Four years ago discount website Groupon brought daily deals commerce into the mainstream offering users bargains and discounts on spa treatments, fine dining and hotels, amongst others. Since its 2008 launch in Chicago Groupon has grown at a rapid place quickly expanding into some 48 countries.
However, in December 2010 the Advertising Standards Authority (ASA) referred the site to the Office of Fair Trading (OFT) over ‘serious concerns’ after it broke UK advertising regulations more than 50 times in less than a year. In March of this year the OFT ruled that Groupon needed to change its trading practices leading UK and Ireland managing director, Roy Blanga to admit Groupon customers had “experienced the negative side effects of our growth” and that “we’ve messed up.”
Since then many have criticised Groupon in the UK of “lagging behind” its contemporaries such as Wowcher, LivingSocial, regional sites such as itison, and its US counterpart. Speaking to The Drum Blanga defended Groupon UK commenting: “Groupon is only two and a half years old in the UK so, it’s fair to say the technology we have has not had the time or the opportunity ‘lag’.
“Many companies have tried to replicate what we do – but none of them have been able to develop as quickly and engage with the level of businesses as we have. What people tend to underestimate is the dual nature of the Groupon model. We are both a technology company and an operational company. You cannot deliver the service we deliver without both sides of the coin.”
Blanga also defended criticisms that the UK offering falls behind its US sister, adding: “The US is Groupon’s largest market and this is why most of our technology is developed and tested there before being rolled out to our other markets.”
David Katz, vice president and general manager for consumer mobile at Groupon agreed with Blanga adding the company was “actually pretty aggressive about rolling out new offerings into the UK market” and “it’s not entirely accurate to say everything comes out of the US.”
The latest Groupon offering to roll-out onto the UK market, in the near future, is ‘Smart Deals’ which has been jokingly referred to by chief executive, Andrew Mason, as a feature to stop it “sending pole-dancing offers to men.” Launched in the US in February the feature “enables subscribers to enjoy a more personalised offering with customers receiving more targeted emails based on their location, gender and previous purchases,” according to Blanga. Katz explained to The Drum how this would also be incorporated into Groupon’s mobile platform, adding: “What we’ll be doing is trying to organise deals so that when you open the application for the first time the deal that you’re going to see is the most relevant the one that is most appealing to you. It’s not about having a mobile specific deal, its more about how we sort to make it easiest for you to get the best deal that you want quickly.”Blanga highlighted to The Drum that Groupon “sees itself as the ‘go to’ destination for people who want to try new and exciting experiences,” continuing, “we see ourselves as an experience-provider rather than a voucher or discount website. We are continuing to focus on technology in order to grow.”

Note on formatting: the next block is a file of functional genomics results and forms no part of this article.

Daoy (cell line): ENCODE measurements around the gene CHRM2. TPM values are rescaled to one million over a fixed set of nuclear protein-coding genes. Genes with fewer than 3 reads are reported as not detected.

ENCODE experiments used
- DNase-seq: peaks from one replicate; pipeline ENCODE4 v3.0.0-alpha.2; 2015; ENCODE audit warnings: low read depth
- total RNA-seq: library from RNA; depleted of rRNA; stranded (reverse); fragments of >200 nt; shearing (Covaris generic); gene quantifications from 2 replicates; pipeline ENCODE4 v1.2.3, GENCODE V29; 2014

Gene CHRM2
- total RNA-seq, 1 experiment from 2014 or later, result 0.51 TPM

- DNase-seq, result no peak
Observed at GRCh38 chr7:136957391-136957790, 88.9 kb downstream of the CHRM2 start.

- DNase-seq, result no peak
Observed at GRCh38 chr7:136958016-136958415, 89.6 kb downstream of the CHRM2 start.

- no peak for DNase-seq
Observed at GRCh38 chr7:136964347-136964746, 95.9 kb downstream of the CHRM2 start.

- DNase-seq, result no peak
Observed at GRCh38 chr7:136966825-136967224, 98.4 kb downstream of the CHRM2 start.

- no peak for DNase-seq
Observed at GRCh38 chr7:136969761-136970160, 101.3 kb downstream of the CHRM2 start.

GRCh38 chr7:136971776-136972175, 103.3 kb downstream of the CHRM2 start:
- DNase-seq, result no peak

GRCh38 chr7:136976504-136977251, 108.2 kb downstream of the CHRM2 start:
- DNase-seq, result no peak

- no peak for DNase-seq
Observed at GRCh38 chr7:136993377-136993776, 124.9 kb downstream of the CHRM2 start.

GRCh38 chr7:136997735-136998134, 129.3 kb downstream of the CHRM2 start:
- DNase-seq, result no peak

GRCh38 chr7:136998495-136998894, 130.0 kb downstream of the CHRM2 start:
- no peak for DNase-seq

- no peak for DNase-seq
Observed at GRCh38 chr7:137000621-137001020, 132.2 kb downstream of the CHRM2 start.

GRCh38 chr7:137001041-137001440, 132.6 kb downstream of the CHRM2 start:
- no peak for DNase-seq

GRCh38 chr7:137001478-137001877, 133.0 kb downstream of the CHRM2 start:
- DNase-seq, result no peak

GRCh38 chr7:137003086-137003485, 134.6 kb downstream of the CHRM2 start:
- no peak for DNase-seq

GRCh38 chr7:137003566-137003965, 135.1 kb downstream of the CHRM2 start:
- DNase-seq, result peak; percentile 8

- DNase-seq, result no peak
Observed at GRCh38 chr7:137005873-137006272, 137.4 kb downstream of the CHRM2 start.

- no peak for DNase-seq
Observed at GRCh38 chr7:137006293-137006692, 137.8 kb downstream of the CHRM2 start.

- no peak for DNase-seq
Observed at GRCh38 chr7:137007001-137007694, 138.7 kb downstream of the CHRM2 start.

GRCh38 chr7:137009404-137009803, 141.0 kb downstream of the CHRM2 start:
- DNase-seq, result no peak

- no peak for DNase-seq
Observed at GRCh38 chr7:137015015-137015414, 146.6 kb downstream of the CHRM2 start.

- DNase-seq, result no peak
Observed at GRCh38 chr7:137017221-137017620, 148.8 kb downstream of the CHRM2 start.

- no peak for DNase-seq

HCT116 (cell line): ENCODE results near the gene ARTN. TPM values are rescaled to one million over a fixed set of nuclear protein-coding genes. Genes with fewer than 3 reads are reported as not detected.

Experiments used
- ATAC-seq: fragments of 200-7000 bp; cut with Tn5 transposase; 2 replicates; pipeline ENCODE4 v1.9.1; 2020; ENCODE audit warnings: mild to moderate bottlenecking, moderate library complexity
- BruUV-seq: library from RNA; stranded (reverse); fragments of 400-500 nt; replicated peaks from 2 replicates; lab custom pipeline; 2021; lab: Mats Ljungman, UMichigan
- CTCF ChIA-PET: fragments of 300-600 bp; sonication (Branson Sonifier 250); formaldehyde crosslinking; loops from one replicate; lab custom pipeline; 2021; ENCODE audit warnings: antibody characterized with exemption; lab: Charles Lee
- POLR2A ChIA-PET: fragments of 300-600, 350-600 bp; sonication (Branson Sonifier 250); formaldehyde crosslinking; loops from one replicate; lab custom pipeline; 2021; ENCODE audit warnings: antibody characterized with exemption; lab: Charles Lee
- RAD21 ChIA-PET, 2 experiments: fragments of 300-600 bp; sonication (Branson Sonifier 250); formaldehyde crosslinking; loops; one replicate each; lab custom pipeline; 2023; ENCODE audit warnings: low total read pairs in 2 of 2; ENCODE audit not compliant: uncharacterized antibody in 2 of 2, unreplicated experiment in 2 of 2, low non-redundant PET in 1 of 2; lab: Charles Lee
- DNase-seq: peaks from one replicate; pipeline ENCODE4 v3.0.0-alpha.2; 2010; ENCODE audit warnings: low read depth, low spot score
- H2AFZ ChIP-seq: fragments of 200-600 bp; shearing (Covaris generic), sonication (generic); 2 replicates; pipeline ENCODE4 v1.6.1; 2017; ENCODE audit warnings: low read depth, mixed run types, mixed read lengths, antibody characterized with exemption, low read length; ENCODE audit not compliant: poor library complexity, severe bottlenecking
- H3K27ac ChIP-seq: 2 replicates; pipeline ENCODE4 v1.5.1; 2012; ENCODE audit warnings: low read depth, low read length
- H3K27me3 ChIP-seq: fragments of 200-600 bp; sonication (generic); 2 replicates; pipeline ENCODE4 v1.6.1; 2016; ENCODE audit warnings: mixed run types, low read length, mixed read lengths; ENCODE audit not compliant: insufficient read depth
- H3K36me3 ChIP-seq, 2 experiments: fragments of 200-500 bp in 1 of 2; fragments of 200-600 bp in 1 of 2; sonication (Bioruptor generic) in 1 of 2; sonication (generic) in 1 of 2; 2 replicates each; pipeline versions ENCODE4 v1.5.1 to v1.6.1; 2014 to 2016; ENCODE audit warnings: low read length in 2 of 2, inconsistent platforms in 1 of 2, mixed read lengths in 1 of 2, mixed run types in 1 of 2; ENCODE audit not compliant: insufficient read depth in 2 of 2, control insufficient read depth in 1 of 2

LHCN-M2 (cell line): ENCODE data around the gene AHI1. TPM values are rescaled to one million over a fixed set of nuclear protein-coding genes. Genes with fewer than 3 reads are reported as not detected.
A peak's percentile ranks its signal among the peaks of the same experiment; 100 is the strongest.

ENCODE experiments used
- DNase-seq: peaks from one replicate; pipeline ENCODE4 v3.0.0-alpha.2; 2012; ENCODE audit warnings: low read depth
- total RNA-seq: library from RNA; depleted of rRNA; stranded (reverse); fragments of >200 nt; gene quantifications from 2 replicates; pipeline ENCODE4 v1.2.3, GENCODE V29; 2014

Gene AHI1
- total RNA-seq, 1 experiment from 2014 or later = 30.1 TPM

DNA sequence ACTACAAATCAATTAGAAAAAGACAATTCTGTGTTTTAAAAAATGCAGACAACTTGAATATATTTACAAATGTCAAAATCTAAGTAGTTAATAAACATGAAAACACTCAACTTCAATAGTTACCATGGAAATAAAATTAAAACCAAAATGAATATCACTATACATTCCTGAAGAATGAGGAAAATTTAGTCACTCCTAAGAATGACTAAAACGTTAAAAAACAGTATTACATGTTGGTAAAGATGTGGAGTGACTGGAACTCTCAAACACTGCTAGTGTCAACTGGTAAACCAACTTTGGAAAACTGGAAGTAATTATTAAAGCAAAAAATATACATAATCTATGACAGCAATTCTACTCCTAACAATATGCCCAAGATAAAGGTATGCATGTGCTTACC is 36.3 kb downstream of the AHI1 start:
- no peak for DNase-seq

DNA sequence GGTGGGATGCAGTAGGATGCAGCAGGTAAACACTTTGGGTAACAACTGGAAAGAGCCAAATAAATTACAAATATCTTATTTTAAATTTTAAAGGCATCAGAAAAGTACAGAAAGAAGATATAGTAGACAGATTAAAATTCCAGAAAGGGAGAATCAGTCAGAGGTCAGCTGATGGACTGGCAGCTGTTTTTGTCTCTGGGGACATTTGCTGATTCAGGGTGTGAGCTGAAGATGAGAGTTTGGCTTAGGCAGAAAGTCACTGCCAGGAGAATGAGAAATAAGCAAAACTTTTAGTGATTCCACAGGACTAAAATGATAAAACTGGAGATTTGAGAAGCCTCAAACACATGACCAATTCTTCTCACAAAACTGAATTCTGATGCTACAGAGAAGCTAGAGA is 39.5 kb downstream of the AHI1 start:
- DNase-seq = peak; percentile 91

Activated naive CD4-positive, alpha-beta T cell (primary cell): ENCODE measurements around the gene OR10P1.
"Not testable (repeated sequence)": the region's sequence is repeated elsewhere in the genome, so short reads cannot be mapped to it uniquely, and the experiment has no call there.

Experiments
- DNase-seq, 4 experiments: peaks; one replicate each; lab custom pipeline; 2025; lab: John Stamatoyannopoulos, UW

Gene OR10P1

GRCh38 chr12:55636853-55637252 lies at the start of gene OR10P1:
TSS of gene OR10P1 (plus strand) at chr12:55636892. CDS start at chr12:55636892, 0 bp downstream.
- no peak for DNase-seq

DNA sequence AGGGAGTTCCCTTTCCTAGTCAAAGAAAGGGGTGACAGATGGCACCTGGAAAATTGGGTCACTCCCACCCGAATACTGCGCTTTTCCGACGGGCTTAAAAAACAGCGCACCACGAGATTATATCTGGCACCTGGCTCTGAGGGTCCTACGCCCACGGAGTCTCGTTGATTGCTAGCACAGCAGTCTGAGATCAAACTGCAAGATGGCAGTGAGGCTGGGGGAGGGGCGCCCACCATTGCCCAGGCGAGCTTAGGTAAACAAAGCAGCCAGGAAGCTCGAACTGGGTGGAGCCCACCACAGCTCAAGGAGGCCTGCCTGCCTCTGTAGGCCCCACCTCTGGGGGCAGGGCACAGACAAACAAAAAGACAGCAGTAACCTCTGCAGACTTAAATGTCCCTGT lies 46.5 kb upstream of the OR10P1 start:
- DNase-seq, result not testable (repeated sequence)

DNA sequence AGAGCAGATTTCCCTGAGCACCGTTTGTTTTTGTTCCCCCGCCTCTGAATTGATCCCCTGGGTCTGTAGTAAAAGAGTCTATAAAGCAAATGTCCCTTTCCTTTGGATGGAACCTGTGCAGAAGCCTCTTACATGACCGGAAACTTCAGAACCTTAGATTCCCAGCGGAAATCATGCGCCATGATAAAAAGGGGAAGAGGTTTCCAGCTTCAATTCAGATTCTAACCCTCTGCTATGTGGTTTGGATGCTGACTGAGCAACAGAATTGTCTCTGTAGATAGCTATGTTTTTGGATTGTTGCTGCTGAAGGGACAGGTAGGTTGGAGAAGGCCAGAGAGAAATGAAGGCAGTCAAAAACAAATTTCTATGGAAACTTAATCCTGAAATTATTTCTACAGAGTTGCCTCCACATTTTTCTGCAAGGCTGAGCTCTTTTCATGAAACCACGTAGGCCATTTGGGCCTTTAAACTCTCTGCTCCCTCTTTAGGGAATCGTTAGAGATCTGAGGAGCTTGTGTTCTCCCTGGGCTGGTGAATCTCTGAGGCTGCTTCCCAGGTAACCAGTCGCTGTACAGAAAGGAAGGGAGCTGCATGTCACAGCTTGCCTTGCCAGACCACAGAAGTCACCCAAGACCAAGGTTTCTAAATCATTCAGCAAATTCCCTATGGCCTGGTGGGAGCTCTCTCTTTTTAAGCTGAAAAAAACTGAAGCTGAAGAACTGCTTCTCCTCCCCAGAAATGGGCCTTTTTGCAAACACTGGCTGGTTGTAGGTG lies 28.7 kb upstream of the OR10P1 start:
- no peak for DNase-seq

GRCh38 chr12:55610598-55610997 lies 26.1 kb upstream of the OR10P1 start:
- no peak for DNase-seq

Part of that technology is mobile and in August Groupon launched a “substantial re-working” of its mobile application which Katz explains was done to “make the experience on mobile as good as, if not, better than the experience on a desktop.”Speaking about the mobile side of Groupon, Katz explained: “Groupon is in a fortunate situation as we are a commerce company and, I think, some companies who rely on mobile advertising for their revenue struggle a little on the mobile. “For a commerce company like Groupon our business model transitions onto mobile very easily users can do the same things on their mobile device as they can on the desktop, from a business point of view we make revenue in exactly the same way and so it’s really very seamless for us.” Despite complaints, stories of merchants being unable to cope with demand, claims of unfair pricing and misleading terms of advertising Groupon still boasts over 38 million users worldwide. The Drum asked Blanga how he thinks Groupon is viewed by British businesses, to which he replied: “With many high street businesses struggling in the current economic climate we are keen to be seen as a core part of a business’s marketing mix, helping them to bring new customers through the door.“The Groupon offer is just the trigger to get a new customer through the door, once they are there [it is the merchant’s chance to] develop a relationship with them for the long-term, encouraging them to return.”
Roy Blanga, Groupon MD UK and Ireland
David Katz, global vice president and general manager of mobile